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RUTH WARE is a seasoned and internationally bestselling British crime writer whose books sell millions of copies. Although she is constantly compared to Agatha Christie, a comparison which she says is a great compliment, there is a notable difference. As her latest book, The It Girl, is released, KAREN WILLIAMS caught up with the author for a fireside chat.
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Articles in this issue

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Archive Discoveries

  • Find out about the inspiration behind the bestselling brilliance of Graeme Simsion's The Rosie Project, his new novel The Best of Adam Sharp, and how he made a name for himself by dressing as a duck. Read on >
  • ALL IS GIVEN: A MEMOIR IN SONGS by LINDA NEIL She’s a Brisbane-based songwriter and an awardwinning producer of radio documentaries, and in this memoir LINDA NEIL travels the world, playing music and meeting people along the way. In this extract she recalls as a teenager being given the seemingly tedious duty of reading books to a blind neighbour. But what happened next surprised both the reader and the listener. Read on >
  • Alison Evans is a genderqueer writer, lover of bad movies, and co-founder of the zine Concrete Queers. Here Alison tells us about her new spec-fic novel, Ida, and non-binary identities in YA fiction. Read on >
  • Biographies have long fascinated readers, serving as guides for how to live our own lives or often just giving us an intriguing peek into the world of extraordinary people. In this round-up we look at a comedian with a disability, a magician with a learning disorder, the real man behind Walter White of Breaking Bad and more. But we’re bending the biography rules a bit by also including a book by a philosopher that will prompt you to think about living a better life, a book about Aussies at war and an account of Queensland police leading lives of corruption. Read on >
  • She might have had an isolated outback upbringing, but LYNETTE NONI believes that it was the vast, sparsely populated spaces made her a storyteller. The author of a YA fantasy series, Lynette talks with us about building worlds, why she would never want to visit the world of ‘The Hunger Games’, and her new book, Draekora: The Medoran Chronicles 3. Read on >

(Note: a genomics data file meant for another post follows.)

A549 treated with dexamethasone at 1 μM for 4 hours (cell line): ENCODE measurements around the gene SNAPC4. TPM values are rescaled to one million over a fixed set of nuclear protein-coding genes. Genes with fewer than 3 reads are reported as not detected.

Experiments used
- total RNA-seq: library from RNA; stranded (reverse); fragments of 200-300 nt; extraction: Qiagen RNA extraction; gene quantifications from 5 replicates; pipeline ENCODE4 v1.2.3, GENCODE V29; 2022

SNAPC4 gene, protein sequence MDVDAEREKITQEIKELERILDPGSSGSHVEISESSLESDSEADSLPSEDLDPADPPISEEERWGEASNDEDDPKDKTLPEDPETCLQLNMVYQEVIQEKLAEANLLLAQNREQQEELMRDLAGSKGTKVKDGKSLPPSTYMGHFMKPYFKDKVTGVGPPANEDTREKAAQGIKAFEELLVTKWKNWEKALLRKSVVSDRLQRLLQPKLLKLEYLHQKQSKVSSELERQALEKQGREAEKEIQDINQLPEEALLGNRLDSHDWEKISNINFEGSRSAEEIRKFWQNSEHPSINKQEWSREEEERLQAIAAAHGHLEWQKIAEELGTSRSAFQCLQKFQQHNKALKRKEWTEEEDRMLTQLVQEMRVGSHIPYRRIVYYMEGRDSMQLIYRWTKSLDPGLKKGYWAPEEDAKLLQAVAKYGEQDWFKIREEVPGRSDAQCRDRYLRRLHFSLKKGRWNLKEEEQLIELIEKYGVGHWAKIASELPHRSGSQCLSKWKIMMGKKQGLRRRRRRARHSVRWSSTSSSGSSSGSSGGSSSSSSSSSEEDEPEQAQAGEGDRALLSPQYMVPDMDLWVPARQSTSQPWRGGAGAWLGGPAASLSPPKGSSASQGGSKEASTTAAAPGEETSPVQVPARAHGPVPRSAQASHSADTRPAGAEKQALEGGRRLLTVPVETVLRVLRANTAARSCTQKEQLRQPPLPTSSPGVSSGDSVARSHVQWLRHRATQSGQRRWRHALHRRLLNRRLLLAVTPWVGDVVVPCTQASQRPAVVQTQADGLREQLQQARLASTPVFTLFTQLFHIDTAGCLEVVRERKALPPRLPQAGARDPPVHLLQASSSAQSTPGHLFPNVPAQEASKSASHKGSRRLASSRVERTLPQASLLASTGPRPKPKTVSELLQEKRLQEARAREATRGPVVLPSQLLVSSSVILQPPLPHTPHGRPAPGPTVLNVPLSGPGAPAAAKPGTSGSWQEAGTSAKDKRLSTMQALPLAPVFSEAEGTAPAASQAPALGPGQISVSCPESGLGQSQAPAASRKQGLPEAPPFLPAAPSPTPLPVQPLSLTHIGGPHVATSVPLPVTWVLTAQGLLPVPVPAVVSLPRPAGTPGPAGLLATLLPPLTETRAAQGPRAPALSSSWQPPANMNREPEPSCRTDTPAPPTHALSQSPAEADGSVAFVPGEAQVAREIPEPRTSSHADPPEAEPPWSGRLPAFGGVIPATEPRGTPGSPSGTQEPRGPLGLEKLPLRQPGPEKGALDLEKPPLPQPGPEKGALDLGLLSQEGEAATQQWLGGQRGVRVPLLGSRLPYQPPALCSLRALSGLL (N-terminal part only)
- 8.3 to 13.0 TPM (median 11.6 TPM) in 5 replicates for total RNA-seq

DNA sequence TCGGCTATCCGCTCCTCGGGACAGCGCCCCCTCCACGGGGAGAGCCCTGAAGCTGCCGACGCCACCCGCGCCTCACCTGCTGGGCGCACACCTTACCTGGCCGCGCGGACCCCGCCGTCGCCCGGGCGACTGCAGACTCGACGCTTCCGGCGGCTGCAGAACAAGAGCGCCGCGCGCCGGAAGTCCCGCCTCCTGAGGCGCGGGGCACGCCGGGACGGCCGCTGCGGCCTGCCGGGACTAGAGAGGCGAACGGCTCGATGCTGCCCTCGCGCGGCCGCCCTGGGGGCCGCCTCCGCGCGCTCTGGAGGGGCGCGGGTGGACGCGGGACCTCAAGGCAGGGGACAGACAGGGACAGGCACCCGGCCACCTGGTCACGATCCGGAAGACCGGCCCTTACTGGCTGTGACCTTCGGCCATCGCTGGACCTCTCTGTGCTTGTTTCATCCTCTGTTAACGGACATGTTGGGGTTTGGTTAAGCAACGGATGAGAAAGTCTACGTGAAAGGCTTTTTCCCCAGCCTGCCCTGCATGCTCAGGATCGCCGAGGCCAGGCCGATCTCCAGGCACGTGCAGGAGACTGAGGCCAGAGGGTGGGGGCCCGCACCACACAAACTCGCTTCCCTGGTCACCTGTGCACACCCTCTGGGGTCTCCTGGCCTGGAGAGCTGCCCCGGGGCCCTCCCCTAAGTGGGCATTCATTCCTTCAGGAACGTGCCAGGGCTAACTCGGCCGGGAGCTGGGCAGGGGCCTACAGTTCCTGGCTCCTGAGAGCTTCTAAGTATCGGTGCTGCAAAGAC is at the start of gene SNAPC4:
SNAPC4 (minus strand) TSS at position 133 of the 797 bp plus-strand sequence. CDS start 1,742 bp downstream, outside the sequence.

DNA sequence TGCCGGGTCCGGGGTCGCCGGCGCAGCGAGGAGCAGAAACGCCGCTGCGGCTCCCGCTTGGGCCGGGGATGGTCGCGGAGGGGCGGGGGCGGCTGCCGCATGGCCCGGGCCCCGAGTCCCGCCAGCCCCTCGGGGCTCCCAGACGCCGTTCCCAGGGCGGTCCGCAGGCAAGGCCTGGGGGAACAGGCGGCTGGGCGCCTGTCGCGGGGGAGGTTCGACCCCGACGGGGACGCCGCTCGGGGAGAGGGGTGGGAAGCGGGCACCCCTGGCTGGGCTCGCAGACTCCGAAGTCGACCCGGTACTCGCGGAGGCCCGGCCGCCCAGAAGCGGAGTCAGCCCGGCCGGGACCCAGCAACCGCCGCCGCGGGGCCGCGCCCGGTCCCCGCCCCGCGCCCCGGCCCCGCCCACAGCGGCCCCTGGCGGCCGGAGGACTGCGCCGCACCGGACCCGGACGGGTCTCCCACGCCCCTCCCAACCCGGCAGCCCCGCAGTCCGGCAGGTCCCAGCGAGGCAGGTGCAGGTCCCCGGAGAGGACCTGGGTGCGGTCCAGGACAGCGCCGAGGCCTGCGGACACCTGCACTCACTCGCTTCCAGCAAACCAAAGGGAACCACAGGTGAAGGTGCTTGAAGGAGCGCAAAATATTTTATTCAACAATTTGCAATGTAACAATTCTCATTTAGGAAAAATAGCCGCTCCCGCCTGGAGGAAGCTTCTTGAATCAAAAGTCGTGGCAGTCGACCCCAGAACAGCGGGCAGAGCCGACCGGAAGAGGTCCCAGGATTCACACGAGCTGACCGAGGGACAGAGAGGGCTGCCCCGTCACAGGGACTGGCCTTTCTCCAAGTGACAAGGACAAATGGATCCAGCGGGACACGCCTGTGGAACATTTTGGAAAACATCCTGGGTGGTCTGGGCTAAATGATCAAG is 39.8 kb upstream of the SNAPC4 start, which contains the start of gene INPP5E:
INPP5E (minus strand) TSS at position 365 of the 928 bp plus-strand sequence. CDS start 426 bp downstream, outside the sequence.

• For some women, bad men cast an irresistibly magnetic spell. Melbourne-based author LAURA ELIZABETH WOOLLETT examines this often fatal attraction in  The Love of a Bad Man, a collection of 12 stories based on the lives of real women who sought the love of criminals. In this extract from ‘Eva’, the author imagines the post-coital thoughts of Eva Braun, who met Adolf Hitler when she was 17. Read on >
  • Writer MIKE LUCAS and illustrator JENNIFER HARRISON tell gr about Olivia’s Voice, a new picture book about a deaf girl. Read on >
  • PEPPER HARDING is the pen name of a writer from San Francisco. The Heart of Henry Quantum, Pepper’s new novel, follows a scatterbrained husband’s erratic journey through the streets of San Francisco as he hunts down his wife’s Christmas present – a bottle of Chanel No. 5. Along the way he runs into his former lover, Daisy. We asked the author about his new novel and the eccentric thought journeys that appears throughout its pages. Read on >
  • GEORGIA BLAIN is a novelist and journalist who lives in Sydney. Her first novel, Closed for Winter, was adapted into movie in 2009. LEONIE DYER asked Georgia about her latest novel, Between a Wolf and a Dog. Read on >
  • Charlotte Brontë’s Jane Eyre has inspired all kinds of fan fiction and adaptations, such as the 1966 prequel Wide Sargasso Sea. But in this new novel by Sydney resident JENNIFER LIVETT, the lives of Jane Eyre characters become entwined with those of real 19th-century Tasmanians, including doomed Arctic explorer Sir John Franklin. Here Jennifer tells us how she came up with the idea for Wild Island. Read on >
  • Following on from her two-million-selling historical novel Orphan Train, CHRISTINA BAKER KLINE has delved into the backstory of a famous painting by Andrew Wyeth to write her new novel, A Piece of the World. ANGUS DALTON talks with the author.  Read on >

Book Reviews in this issue

  • The creativity to take complex characters, a ‘dark’ story and to end up with a novel that shines with human connections and hope is a gift. I highly recommend this novel. Read on >

  • Fitzgerald’s use of imagery is both sophisticated and original. This outstanding collection is a clarion warning delivered with – and softened by – whispered hope.  Read on >

  • Brilliant writing, but with a plot that can be hard to follow.  Read on >

  • This is a short, easy-to-read novel with snappy sentences like the balls shooting around the pachinko machines.  Read on >

  • It’s good versus evil in a most satisfactory plot.  Read on >

  • This epistolary novel is clever, funny and had me laughing out loud.  Read on >

  • It will break your heart and fill it with hope all at the same time.  Read on >

  • This superb collection is like a chocolate assortment – so many different flavours, all of them delicious. Read on >

  • This book is a delight. Patrick’s snarky commentary and the way he talks to the children like adults is laugh-out-loud funny, but it’s also filled with moments of profound love and reflection. Read on >

  • This short book won’t take long to read but will linger with you. That’s its beauty and its strength. It’s tiny but, like a diamond, it’s a precious gem.  Read on >

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Great Love stories